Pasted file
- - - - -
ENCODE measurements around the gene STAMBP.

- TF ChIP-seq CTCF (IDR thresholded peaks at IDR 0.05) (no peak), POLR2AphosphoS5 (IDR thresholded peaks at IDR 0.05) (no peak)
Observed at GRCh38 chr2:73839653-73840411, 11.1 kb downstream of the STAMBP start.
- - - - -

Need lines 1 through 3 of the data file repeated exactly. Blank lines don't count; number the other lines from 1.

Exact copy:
ENCODE measurements around the gene STAMBP.

- TF ChIP-seq CTCF (IDR thresholded peaks at IDR 0.05) (no peak), POLR2AphosphoS5 (IDR thresholded peaks at IDR 0.05) (no peak)
Observed at GRCh38 chr2:73839653-73840411, 11.1 kb downstream of the STAMBP start.